SummaryStudents compare and contrast passive and active transport by playing a game to model this phenomenon. Movement through cell membranes is also modeled, as well as the structure and movement typical of the fluid mosaic model of the cell membrane. Concentration gradient, sizes, shapes and polarity of molecules determine the method of movement through cell membranes. This activity is associated with the Test your Mettle phase of the legacy cycle.
Engineers use models to represent and better understand the world at various scales. To better understand cells, engineers construct and manipulate models. In this activity, students construct a cell membrane and provide areas for specific transport. A molecule's ability to permeate through a cell membrane is one of the main focuses of intracellular engineering. A great deal of research is being done in the field of biomedical engineering to learn about the inner-workings of cells in order to develop new forms of medical technology.
After this activity, students should be able to:
- Act as a different particle or part of the cell membrane to model active and passive transport.
- Explain how particles are transported from one side of the cell membrane to the other.
- Explain why engineers use models.
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Each TeachEngineering lesson or activity is correlated to one or more K-12 science,
technology, engineering or math (STEM) educational standards.
All 100,000+ K-12 STEM standards covered in TeachEngineering are collected, maintained and packaged by the Achievement Standards Network (ASN),
a project of D2L (www.achievementstandards.org).
In the ASN, standards are hierarchically structured: first by source; e.g., by state; within source by type; e.g., science or mathematics;
within type by subtype, then by grade, etc.
Each TeachEngineering lesson or activity is correlated to one or more K-12 science, technology, engineering or math (STEM) educational standards.
All 100,000+ K-12 STEM standards covered in TeachEngineering are collected, maintained and packaged by the Achievement Standards Network (ASN), a project of D2L (www.achievementstandards.org).
In the ASN, standards are hierarchically structured: first by source; e.g., by state; within source by type; e.g., science or mathematics; within type by subtype, then by grade, etc.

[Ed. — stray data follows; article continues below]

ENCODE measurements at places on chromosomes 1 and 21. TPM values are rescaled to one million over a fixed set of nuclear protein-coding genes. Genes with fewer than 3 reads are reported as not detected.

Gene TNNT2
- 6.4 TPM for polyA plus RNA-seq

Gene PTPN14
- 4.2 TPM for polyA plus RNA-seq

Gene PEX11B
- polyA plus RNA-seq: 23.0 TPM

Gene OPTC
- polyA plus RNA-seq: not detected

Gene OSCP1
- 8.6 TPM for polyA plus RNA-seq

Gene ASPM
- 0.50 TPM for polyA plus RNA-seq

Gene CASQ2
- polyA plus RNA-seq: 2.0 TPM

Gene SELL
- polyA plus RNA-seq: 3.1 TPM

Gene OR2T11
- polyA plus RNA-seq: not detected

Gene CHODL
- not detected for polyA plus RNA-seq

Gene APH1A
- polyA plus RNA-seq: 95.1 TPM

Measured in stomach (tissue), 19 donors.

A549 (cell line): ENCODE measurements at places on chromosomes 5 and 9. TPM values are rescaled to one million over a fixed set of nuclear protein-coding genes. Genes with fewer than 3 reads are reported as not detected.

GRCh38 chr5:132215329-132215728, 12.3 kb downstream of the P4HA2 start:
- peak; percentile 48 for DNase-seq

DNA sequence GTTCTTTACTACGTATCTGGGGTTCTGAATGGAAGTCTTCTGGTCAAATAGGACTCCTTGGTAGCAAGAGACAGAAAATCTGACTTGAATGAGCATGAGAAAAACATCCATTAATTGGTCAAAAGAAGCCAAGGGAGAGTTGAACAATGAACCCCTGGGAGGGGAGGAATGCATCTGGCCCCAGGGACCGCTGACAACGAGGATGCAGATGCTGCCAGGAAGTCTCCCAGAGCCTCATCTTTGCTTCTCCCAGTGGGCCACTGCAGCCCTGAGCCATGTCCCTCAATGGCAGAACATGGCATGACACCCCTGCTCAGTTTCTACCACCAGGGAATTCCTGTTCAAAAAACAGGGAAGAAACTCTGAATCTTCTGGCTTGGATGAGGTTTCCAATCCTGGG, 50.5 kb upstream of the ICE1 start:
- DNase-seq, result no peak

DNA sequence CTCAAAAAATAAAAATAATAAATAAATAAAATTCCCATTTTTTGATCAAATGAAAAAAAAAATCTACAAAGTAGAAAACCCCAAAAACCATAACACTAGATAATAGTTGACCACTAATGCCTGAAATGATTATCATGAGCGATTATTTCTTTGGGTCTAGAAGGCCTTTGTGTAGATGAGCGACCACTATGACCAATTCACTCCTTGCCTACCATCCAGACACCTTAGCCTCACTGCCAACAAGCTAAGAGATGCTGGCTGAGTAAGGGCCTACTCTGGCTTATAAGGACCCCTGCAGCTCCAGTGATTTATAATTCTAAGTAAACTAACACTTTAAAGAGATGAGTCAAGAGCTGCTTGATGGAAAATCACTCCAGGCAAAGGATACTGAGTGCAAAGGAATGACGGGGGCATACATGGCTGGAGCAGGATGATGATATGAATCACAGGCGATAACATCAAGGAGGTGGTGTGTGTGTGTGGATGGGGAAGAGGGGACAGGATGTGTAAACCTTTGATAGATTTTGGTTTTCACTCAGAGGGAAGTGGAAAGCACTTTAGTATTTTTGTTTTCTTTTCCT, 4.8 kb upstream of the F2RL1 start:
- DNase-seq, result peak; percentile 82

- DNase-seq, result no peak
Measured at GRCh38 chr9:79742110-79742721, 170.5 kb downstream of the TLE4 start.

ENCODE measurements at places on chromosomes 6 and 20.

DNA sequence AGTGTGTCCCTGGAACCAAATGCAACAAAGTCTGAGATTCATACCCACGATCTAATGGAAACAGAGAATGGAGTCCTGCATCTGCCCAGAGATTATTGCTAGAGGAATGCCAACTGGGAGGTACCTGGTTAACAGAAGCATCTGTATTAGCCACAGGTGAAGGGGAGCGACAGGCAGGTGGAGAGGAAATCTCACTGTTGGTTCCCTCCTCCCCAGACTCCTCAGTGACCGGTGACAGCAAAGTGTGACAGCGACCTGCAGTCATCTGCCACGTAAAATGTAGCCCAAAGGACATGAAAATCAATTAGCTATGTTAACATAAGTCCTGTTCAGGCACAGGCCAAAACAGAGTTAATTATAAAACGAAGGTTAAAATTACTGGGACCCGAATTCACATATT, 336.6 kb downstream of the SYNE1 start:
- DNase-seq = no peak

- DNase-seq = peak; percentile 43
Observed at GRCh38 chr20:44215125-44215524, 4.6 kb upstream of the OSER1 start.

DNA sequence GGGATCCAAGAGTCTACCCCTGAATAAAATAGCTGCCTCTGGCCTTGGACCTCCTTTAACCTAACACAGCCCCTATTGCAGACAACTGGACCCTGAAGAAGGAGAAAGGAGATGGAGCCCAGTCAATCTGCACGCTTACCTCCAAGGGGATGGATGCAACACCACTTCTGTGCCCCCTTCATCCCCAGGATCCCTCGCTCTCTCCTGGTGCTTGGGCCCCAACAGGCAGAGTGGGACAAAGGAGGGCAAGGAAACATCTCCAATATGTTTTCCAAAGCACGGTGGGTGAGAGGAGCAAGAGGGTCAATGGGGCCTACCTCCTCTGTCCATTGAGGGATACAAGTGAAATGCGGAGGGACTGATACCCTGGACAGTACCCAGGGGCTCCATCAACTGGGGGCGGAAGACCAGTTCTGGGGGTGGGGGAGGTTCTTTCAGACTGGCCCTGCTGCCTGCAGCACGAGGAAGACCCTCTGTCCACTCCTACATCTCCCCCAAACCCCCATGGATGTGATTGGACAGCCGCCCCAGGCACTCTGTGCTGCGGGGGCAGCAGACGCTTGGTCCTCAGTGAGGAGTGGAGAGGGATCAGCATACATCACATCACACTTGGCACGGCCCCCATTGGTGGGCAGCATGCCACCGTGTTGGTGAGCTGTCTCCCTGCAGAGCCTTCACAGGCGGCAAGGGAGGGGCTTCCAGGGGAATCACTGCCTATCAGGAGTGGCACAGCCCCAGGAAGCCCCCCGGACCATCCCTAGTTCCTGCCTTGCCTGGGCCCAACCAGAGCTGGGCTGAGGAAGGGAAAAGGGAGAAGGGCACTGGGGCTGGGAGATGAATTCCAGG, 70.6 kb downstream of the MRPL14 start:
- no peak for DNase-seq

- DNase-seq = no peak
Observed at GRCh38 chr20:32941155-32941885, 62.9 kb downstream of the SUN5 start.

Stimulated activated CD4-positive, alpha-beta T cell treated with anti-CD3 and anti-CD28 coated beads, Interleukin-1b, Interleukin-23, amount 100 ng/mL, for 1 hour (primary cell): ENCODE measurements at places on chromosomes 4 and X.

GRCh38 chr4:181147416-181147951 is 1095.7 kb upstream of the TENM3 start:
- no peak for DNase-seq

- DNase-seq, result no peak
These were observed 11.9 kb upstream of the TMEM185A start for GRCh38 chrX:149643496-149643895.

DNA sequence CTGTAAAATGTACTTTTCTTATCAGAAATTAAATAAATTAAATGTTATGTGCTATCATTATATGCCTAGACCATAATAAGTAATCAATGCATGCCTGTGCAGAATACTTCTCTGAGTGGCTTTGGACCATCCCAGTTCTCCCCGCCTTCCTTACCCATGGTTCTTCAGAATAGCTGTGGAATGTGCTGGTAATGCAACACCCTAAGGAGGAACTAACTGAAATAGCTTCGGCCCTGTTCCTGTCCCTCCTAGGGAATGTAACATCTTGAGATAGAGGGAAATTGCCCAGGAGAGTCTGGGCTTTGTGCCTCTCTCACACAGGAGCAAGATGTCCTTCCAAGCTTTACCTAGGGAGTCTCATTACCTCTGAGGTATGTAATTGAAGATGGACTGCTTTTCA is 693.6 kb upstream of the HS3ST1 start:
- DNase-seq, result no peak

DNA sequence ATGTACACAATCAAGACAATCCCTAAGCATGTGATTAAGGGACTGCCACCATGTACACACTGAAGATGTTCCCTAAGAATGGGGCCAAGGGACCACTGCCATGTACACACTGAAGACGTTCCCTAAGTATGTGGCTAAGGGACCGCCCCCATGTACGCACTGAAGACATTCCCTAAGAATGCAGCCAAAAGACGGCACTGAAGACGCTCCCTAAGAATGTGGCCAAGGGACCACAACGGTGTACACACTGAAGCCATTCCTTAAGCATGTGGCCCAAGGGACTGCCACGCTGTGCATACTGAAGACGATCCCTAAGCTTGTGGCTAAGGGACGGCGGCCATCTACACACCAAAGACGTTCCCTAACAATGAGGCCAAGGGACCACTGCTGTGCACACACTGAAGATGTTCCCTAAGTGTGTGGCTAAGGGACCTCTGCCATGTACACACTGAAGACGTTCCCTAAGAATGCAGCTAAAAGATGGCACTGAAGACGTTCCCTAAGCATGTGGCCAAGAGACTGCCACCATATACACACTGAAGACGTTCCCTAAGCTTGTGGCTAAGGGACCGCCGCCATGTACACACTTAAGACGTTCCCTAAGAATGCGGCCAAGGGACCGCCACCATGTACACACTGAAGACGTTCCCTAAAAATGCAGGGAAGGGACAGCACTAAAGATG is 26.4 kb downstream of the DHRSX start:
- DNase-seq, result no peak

Develop and use a model to illustrate the hierarchical organization of interacting systems that provide specific functions within multicellular organisms.
(Grades 9 - 12)
This Performance Expectation focuses on the following Three Dimensional Learning aspects of NGSS:
Science & Engineering Practices Disciplinary Core Ideas Crosscutting Concepts Develop and use a model based on evidence to illustrate the relationships between systems or between components of a system. Multicellular organisms have a hierarchical structural organization, in which any one system is made up of numerous parts and is itself a component of the next level. Models (e.g., physical, mathematical, computer models) can be used to simulate systems and interactions—including energy, matter, and information flows—within and between systems at different scales.
Do you agree with this alignment? Thanks for your feedback!
Materials needed for this activity include:
Today you are all going to participate in a cell membrane game called "Red Rover- Send Particles Over." This kinesthetic learning allows you to model and explore relationships within the cell involving the cell membrane. Active learning helps you to model what is happening on a molecular level so you can better understand processes that you are unable to visualize. You should have a chemical and biological understanding of the fluid mosaic model of the cell membrane and be familiar with the structure and polarity of molecules that will transport across the membrane. The act of modeling processes is a tool used by many engineers as they follow the steps of the design process in to solves problems and find good solutions.
Let's review passive and active transport:
Passive transport is the movement of substances across the membrane without any input of energy from the cell. Osmosis and diffusion (the focus of the previous lesson) are two examples of passive transport.